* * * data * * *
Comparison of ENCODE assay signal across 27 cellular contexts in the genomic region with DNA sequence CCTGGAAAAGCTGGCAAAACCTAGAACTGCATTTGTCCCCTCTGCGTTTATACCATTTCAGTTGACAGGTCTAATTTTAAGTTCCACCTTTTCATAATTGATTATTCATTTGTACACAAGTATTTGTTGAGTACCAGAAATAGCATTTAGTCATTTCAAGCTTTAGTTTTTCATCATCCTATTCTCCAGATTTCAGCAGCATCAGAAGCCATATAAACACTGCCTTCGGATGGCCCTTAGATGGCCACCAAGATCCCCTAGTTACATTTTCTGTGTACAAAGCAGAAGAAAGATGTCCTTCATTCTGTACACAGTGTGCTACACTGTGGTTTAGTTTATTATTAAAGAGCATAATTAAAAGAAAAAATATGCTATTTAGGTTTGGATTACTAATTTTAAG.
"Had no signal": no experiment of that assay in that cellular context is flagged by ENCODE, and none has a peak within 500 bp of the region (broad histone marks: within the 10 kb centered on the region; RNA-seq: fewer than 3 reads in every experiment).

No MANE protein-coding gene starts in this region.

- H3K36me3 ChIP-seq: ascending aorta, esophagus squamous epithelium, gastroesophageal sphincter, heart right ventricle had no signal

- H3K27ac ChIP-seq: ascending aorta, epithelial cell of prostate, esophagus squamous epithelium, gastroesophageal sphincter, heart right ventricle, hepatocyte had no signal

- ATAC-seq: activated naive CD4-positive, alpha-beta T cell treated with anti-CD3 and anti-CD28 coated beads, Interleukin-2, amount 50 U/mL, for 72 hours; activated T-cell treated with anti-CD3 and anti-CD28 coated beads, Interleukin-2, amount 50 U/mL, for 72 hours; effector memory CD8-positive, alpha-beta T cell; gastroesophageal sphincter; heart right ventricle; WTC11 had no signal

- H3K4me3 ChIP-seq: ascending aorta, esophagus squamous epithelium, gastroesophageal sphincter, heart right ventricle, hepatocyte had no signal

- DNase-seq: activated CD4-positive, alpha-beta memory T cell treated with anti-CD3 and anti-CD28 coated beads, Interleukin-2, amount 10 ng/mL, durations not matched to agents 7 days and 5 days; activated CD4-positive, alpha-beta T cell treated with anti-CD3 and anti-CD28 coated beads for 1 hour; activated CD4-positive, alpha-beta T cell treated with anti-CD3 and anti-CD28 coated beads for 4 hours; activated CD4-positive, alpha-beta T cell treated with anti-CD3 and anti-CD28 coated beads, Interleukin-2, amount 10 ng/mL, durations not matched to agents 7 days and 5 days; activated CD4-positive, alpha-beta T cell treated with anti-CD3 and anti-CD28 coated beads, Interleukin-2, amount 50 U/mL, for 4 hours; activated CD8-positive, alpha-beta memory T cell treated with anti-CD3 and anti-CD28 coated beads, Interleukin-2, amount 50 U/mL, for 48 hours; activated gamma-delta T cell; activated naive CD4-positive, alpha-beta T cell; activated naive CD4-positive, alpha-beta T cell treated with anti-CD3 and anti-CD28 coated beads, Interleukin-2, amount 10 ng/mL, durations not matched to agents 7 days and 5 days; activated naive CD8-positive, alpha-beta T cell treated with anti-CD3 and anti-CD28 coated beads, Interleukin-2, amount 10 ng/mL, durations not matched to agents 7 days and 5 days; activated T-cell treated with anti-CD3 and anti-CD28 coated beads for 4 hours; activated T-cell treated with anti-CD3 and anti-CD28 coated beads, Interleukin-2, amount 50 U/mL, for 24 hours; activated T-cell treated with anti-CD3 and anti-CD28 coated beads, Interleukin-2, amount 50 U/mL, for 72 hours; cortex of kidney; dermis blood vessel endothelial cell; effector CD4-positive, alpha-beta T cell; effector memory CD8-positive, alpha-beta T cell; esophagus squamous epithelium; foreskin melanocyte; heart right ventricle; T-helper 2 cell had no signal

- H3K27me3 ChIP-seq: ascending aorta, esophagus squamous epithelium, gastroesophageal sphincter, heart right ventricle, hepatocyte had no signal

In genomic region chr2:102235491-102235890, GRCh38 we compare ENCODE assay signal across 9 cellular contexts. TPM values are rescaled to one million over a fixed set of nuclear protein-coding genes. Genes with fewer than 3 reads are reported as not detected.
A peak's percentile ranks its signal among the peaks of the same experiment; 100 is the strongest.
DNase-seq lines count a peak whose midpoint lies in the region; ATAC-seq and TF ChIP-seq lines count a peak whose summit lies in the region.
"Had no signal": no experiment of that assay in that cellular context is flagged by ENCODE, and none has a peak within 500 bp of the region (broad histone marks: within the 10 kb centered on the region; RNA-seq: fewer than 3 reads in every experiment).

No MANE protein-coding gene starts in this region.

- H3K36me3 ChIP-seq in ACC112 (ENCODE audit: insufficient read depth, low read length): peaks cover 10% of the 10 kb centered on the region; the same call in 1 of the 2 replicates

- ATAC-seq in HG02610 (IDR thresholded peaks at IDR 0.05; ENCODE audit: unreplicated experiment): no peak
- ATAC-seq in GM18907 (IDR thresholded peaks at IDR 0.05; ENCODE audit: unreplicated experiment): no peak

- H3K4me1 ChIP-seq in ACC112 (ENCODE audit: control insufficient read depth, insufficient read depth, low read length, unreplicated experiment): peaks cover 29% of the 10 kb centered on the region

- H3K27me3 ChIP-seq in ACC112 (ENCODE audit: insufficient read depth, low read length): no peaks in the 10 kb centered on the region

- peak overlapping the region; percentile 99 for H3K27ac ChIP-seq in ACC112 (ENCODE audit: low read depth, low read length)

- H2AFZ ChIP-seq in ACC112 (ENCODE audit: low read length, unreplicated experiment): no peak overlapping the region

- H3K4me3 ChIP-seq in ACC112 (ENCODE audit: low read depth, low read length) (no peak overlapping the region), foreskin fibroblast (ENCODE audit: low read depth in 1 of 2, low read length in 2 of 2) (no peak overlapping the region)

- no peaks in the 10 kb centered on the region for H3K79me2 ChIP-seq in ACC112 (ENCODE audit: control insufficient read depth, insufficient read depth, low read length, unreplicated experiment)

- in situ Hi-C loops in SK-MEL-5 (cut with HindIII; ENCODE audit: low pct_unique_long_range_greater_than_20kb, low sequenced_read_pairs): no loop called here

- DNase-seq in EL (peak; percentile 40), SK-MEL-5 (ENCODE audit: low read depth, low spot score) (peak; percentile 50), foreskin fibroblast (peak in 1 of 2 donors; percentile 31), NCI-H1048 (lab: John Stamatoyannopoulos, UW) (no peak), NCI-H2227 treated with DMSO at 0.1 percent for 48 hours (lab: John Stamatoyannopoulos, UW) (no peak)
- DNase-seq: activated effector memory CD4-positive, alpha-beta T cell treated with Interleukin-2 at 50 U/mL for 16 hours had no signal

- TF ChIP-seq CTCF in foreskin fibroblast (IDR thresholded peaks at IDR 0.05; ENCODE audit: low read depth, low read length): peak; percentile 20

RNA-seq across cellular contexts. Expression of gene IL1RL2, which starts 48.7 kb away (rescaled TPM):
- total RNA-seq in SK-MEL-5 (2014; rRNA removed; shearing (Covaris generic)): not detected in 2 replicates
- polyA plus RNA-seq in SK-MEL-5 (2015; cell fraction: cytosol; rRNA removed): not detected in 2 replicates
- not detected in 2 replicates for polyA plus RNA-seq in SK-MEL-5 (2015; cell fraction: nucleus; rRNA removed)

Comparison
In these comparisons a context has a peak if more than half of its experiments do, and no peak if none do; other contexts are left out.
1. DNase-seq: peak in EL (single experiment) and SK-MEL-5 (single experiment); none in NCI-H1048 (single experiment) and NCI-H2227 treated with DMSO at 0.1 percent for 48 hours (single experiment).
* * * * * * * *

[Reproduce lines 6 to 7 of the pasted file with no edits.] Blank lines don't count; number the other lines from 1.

- ATAC-seq: activated naive CD4-positive, alpha-beta T cell treated with anti-CD3 and anti-CD28 coated beads, Interleukin-2, amount 50 U/mL, for 72 hours; activated T-cell treated with anti-CD3 and anti-CD28 coated beads, Interleukin-2, amount 50 U/mL, for 72 hours; effector memory CD8-positive, alpha-beta T cell; gastroesophageal sphincter; heart right ventricle; WTC11 had no signal

- H3K4me3 ChIP-seq: ascending aorta, esophagus squamous epithelium, gastroesophageal sphincter, heart right ventricle, hepatocyte had no signal